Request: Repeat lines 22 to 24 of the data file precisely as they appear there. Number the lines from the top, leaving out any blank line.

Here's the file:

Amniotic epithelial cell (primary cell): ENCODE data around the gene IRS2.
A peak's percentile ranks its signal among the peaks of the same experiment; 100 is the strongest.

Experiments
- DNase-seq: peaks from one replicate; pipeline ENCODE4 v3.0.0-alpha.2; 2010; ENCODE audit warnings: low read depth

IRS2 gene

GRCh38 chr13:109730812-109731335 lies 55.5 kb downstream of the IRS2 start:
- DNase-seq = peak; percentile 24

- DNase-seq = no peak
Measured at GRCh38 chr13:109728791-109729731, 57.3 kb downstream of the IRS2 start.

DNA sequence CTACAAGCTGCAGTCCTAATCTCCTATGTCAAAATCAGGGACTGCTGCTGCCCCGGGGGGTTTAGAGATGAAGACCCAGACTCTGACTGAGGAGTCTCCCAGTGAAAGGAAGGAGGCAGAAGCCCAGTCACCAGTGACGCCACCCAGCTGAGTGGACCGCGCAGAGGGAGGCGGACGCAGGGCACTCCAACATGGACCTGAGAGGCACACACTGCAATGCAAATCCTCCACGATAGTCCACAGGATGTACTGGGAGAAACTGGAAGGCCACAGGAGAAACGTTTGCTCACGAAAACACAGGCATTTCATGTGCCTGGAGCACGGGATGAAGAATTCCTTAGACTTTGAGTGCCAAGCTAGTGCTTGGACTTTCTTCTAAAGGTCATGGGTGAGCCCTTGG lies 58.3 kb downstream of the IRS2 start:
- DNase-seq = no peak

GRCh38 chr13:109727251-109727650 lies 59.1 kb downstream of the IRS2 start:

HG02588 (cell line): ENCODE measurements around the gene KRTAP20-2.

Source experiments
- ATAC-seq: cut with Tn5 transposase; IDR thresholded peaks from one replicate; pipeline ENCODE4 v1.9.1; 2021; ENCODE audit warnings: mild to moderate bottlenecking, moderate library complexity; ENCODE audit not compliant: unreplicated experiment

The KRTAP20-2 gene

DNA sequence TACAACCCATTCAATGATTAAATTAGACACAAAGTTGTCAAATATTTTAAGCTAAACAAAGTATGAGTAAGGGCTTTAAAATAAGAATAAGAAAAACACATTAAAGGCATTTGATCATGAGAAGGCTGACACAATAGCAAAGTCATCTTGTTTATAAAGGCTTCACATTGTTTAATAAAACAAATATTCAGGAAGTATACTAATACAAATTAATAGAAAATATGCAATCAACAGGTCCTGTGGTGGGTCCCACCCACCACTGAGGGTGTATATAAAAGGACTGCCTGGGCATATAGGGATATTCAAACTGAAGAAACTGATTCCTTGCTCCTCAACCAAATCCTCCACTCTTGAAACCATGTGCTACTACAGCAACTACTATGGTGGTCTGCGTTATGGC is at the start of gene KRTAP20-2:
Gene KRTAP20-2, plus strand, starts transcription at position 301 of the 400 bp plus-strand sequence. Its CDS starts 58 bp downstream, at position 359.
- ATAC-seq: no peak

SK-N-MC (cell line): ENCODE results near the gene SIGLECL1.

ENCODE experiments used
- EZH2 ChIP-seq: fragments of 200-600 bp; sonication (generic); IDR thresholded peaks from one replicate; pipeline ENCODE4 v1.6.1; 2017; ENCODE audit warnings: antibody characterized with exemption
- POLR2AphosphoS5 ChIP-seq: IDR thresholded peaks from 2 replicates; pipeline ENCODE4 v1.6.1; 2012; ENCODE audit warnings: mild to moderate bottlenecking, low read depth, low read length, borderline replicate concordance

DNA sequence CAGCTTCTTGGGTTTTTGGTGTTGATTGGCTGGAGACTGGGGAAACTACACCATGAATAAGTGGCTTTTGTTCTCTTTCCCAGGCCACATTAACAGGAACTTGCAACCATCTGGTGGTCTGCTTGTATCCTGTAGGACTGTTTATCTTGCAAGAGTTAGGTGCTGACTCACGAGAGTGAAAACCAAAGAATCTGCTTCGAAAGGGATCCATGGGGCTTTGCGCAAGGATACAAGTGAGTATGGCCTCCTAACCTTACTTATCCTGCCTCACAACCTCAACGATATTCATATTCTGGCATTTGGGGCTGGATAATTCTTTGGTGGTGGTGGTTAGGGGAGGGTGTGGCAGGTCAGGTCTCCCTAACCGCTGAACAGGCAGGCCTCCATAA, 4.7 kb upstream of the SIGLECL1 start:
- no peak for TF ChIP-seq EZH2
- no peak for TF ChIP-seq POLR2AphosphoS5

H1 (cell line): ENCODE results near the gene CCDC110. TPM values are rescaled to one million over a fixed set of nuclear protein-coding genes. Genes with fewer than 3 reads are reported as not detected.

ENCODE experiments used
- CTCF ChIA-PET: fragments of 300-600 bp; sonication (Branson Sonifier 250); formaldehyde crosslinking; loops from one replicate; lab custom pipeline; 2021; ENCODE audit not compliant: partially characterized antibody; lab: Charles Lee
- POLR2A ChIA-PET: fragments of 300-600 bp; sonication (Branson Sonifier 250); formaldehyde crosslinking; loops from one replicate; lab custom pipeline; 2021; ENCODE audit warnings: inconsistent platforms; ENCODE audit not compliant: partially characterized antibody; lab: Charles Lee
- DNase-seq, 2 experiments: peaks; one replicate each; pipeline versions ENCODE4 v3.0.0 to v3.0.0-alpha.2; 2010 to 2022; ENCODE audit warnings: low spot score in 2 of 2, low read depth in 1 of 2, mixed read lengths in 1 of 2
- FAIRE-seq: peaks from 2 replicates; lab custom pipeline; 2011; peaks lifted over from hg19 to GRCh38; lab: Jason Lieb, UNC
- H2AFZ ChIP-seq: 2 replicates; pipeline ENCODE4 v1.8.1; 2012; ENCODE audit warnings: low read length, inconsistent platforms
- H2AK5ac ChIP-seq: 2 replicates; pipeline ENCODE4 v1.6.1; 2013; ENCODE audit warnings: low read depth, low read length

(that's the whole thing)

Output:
- EZH2 ChIP-seq: fragments of 200-600 bp; sonication (generic); IDR thresholded peaks from one replicate; pipeline ENCODE4 v1.6.1; 2017; ENCODE audit warnings: antibody characterized with exemption
- POLR2AphosphoS5 ChIP-seq: IDR thresholded peaks from 2 replicates; pipeline ENCODE4 v1.6.1; 2012; ENCODE audit warnings: mild to moderate bottlenecking, low read depth, low read length, borderline replicate concordance

DNA sequence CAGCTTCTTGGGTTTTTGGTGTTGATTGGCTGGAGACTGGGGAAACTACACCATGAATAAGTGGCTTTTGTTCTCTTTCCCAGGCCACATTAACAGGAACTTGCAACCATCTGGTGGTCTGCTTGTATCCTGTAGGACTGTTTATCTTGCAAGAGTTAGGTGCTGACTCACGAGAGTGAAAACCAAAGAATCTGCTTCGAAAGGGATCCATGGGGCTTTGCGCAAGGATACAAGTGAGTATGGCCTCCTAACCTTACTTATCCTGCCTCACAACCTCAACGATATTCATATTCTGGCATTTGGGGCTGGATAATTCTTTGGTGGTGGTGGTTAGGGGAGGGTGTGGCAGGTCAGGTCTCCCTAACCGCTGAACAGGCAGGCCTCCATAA, 4.7 kb upstream of the SIGLECL1 start: